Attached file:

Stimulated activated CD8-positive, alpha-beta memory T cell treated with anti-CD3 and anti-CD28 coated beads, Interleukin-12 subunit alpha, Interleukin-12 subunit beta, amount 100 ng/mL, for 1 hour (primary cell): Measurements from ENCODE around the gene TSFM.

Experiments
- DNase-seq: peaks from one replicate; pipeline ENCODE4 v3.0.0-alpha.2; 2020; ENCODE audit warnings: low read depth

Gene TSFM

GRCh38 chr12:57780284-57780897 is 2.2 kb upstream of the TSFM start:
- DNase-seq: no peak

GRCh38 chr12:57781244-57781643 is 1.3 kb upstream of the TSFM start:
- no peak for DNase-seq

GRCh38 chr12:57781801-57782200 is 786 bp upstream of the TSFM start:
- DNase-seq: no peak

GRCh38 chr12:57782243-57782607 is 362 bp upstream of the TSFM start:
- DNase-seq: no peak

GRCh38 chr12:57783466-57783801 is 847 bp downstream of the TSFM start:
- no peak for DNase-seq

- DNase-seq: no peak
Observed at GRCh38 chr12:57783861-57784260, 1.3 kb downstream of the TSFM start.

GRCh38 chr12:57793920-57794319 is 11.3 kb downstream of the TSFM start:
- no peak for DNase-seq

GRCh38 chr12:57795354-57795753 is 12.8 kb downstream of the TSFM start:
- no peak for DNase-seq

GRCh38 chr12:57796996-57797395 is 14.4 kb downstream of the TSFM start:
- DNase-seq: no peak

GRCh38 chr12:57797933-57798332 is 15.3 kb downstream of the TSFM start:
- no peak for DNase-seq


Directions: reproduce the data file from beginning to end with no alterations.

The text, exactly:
Stimulated activated CD8-positive, alpha-beta memory T cell treated with anti-CD3 and anti-CD28 coated beads, Interleukin-12 subunit alpha, Interleukin-12 subunit beta, amount 100 ng/mL, for 1 hour (primary cell): Measurements from ENCODE around the gene TSFM.

Experiments
- DNase-seq: peaks from one replicate; pipeline ENCODE4 v3.0.0-alpha.2; 2020; ENCODE audit warnings: low read depth

Gene TSFM

GRCh38 chr12:57780284-57780897 is 2.2 kb upstream of the TSFM start:
- DNase-seq: no peak

GRCh38 chr12:57781244-57781643 is 1.3 kb upstream of the TSFM start:
- no peak for DNase-seq

GRCh38 chr12:57781801-57782200 is 786 bp upstream of the TSFM start:
- DNase-seq: no peak

GRCh38 chr12:57782243-57782607 is 362 bp upstream of the TSFM start:
- DNase-seq: no peak

GRCh38 chr12:57783466-57783801 is 847 bp downstream of the TSFM start:
- no peak for DNase-seq

- DNase-seq: no peak
Observed at GRCh38 chr12:57783861-57784260, 1.3 kb downstream of the TSFM start.

GRCh38 chr12:57793920-57794319 is 11.3 kb downstream of the TSFM start:
- no peak for DNase-seq

GRCh38 chr12:57795354-57795753 is 12.8 kb downstream of the TSFM start:
- no peak for DNase-seq

GRCh38 chr12:57796996-57797395 is 14.4 kb downstream of the TSFM start:
- DNase-seq: no peak

GRCh38 chr12:57797933-57798332 is 15.3 kb downstream of the TSFM start:
- no peak for DNase-seq